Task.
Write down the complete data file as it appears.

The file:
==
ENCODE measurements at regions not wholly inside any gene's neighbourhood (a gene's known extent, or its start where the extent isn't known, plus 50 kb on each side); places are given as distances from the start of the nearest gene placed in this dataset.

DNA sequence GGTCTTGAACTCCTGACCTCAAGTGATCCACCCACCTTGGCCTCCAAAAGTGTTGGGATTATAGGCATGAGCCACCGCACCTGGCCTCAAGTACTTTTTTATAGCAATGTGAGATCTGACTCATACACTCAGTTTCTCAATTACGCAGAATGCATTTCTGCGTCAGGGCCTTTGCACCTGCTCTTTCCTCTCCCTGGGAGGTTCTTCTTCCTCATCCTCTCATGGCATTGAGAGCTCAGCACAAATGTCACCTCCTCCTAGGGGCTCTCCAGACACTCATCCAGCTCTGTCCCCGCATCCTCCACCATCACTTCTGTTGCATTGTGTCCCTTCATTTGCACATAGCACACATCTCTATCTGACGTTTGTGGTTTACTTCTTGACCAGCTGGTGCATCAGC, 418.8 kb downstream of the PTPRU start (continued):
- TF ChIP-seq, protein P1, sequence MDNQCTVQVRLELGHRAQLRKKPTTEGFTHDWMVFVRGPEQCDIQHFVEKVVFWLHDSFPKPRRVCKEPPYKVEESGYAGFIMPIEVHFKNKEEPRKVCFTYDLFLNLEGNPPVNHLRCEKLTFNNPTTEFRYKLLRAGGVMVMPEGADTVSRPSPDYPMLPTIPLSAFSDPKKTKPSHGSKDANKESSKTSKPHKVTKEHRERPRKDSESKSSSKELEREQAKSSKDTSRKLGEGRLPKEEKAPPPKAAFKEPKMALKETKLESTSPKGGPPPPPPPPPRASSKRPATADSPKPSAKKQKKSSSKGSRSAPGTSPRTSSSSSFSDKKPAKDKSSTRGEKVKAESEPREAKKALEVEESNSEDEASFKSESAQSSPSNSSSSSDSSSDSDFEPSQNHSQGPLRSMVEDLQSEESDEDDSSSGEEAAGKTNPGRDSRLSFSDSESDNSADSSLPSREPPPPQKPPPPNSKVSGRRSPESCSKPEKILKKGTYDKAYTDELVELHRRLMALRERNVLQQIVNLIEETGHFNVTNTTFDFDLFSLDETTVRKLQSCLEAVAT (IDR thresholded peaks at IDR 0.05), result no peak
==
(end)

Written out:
ENCODE measurements at regions not wholly inside any gene's neighbourhood (a gene's known extent, or its start where the extent isn't known, plus 50 kb on each side); places are given as distances from the start of the nearest gene placed in this dataset.

DNA sequence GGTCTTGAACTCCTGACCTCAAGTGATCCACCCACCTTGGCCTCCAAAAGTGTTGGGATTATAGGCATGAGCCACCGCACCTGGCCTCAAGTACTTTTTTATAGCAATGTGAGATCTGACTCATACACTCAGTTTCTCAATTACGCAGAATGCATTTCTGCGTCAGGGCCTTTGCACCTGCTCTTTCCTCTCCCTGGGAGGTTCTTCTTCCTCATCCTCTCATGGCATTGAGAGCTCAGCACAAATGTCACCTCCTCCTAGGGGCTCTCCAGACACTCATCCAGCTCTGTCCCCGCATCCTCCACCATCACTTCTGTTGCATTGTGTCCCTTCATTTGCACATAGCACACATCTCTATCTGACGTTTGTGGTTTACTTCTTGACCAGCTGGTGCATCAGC, 418.8 kb downstream of the PTPRU start (continued):
- TF ChIP-seq, protein P1, sequence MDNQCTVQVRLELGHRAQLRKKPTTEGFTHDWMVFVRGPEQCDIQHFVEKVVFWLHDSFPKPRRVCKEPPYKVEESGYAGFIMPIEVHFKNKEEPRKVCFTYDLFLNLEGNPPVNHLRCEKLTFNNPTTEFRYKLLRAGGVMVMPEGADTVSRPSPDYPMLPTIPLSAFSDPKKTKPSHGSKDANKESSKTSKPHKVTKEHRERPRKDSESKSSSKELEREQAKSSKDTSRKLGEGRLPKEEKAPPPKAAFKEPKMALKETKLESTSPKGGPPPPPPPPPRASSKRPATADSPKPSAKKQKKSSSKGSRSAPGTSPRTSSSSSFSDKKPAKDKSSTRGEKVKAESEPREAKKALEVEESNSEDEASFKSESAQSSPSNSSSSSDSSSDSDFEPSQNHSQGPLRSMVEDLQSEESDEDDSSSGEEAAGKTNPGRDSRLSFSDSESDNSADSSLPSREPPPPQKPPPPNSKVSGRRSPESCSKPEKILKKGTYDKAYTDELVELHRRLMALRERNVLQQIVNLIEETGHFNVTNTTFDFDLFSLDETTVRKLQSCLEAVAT (IDR thresholded peaks at IDR 0.05), result no peak